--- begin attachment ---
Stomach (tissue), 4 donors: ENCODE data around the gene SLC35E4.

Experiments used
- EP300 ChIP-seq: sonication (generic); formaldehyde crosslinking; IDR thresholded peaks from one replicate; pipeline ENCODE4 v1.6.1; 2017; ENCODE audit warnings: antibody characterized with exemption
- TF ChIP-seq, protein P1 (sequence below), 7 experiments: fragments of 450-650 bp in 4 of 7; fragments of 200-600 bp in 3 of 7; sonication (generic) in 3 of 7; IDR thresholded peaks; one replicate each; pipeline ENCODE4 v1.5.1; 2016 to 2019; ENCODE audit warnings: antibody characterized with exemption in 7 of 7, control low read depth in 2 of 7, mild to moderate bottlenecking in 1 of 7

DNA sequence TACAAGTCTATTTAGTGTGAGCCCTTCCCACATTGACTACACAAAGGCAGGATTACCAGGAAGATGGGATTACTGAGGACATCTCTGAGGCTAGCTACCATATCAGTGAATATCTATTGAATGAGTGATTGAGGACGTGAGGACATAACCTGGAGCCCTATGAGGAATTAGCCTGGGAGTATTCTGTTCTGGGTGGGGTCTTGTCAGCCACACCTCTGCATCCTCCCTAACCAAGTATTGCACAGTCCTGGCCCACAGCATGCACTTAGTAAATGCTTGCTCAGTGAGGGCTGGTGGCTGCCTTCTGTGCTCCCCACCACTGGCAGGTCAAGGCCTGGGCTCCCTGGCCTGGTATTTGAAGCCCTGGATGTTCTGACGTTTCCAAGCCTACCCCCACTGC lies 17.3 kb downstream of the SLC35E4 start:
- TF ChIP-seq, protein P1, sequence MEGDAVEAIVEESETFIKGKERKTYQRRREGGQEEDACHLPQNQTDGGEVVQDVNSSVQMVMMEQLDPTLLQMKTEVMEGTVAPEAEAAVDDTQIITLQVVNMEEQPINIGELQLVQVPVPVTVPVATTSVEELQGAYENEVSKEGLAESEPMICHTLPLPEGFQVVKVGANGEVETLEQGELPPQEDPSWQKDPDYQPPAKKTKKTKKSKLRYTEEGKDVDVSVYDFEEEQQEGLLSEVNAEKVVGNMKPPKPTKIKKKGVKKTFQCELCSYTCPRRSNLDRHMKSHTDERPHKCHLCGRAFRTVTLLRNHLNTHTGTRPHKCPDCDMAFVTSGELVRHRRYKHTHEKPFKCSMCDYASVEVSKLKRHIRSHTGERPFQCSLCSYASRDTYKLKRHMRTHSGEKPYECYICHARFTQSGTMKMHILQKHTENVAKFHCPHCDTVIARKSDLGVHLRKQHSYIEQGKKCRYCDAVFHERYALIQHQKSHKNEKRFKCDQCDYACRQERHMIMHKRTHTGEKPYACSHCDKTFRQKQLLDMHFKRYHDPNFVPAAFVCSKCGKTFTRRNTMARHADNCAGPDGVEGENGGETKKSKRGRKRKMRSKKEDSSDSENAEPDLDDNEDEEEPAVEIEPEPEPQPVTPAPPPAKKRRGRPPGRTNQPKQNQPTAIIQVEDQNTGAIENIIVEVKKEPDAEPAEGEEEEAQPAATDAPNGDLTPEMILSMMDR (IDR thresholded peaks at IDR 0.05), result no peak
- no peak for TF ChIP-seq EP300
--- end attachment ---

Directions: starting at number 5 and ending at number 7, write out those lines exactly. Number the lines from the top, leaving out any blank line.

DNA sequence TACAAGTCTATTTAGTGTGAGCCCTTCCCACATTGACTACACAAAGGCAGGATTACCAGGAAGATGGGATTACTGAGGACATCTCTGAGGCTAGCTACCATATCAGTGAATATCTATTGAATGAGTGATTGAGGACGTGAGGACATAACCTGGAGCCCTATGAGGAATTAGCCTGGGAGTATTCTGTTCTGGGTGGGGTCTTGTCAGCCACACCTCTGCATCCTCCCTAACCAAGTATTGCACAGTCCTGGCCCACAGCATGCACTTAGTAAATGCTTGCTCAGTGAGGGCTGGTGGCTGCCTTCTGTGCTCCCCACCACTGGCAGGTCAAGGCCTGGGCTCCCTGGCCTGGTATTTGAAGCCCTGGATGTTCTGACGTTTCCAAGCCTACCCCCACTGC lies 17.3 kb downstream of the SLC35E4 start:
- TF ChIP-seq, protein P1, sequence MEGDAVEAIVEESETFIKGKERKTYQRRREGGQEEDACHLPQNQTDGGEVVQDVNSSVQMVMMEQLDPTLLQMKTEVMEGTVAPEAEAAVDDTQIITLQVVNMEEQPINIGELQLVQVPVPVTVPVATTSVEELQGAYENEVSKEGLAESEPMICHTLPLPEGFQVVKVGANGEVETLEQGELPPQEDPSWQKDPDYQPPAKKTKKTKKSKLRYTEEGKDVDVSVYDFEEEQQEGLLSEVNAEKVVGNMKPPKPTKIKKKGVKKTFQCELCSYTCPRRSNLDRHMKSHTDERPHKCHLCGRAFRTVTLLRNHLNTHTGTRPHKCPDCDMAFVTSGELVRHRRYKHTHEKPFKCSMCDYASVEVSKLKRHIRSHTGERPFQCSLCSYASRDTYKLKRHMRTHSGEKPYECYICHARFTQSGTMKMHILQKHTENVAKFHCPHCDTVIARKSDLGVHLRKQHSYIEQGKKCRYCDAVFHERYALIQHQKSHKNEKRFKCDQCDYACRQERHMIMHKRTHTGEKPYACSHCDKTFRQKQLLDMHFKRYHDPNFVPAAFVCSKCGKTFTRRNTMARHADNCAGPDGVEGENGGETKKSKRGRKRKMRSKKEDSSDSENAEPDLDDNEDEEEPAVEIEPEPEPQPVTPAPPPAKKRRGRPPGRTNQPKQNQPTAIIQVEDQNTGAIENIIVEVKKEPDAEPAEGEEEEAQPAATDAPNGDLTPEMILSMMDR (IDR thresholded peaks at IDR 0.05), result no peak
- no peak for TF ChIP-seq EP300